Recently, answering a question here, Dror Bar-Natan observed that «way too often two-step complexes have a natural extension to become many-step complexes». By such a thing I mean (and I think Dror means too!) a "complex" in which $d^N=0$ and not $d^2=0$, as usual. I like to think of $N$-complexes are modules over the quiver $$\cdots\to\bullet\to\bullet\to\bullet\to\bullet\to\cdots$$ bound by the relations that say that the product of $N$ consecutive arrows is zero.
Many-step complexes have appeared in recent work of Mikhail Kapranov (arXiv:q-alg/9611005, which appears not to be published, according no MathSciNet?) and [Kassel, C.; Wambst, M. Algèbre homologique des N-complexes et homologie de Hochschild aux racines de l’unité. Publ. Res. Inst. Math. Sci. 34, (1998), 91–114], for example, but they certainly predate that: they appear already in [Mayer, W. A new homology theory. I, II. Ann. of Math. 43, (1942). 370–380, 594–605] and in [Spanier, E.H. The Mayer homology theory, Bull. Amer. Math. Soc. 55 (1949), 102- 112], and maybe earlier than that.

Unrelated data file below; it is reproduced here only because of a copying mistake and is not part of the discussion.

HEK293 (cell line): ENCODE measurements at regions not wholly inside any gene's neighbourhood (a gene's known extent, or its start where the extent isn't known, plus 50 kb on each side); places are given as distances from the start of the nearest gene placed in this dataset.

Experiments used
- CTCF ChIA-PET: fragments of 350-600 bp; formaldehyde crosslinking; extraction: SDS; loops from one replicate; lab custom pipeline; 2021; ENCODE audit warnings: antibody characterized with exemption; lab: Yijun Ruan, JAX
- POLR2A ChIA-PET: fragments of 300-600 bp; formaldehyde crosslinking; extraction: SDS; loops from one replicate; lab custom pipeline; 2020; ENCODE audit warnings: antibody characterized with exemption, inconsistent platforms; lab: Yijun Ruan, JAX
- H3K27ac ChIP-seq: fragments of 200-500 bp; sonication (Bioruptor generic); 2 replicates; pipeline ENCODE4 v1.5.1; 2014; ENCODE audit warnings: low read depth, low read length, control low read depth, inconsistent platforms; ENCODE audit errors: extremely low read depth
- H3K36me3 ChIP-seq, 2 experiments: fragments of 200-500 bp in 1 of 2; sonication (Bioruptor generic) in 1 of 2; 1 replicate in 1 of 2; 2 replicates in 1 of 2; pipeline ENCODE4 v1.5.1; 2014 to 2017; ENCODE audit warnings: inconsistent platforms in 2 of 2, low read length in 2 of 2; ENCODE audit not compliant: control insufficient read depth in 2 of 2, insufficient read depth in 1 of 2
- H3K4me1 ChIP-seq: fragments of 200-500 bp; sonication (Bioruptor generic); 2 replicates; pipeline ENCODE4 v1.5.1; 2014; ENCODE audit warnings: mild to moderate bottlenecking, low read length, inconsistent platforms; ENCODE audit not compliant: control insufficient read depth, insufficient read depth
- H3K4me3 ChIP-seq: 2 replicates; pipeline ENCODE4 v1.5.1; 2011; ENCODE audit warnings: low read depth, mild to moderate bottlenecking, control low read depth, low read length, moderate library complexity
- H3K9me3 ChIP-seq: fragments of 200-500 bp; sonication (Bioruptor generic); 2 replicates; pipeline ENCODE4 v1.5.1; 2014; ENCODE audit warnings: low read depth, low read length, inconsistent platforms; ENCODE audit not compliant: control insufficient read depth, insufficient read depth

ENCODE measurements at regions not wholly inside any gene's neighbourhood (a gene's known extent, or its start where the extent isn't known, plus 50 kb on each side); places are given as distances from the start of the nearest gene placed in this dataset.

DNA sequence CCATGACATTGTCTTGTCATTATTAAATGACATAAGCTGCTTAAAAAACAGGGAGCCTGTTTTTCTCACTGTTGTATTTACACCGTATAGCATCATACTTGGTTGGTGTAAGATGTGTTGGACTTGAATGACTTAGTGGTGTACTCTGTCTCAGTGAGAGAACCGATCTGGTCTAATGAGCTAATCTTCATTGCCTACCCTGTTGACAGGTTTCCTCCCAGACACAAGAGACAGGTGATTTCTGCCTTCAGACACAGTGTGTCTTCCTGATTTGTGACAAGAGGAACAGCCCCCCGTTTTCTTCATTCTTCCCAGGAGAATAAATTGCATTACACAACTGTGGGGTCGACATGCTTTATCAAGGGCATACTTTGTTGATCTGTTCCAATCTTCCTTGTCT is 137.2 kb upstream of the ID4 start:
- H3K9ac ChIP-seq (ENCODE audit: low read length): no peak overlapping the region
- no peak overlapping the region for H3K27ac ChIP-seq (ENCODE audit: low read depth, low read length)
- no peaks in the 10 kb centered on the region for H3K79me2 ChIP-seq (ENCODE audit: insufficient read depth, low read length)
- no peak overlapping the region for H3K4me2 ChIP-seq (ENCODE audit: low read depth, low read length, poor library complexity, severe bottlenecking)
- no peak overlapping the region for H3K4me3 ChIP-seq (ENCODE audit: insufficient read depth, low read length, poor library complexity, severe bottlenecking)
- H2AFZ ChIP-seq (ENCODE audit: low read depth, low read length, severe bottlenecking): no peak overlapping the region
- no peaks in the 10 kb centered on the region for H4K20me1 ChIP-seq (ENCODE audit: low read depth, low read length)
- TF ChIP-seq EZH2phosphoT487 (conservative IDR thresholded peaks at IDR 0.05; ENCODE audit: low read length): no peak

Is there a reasonable analogue for what an $N$-step simplicial complex might be?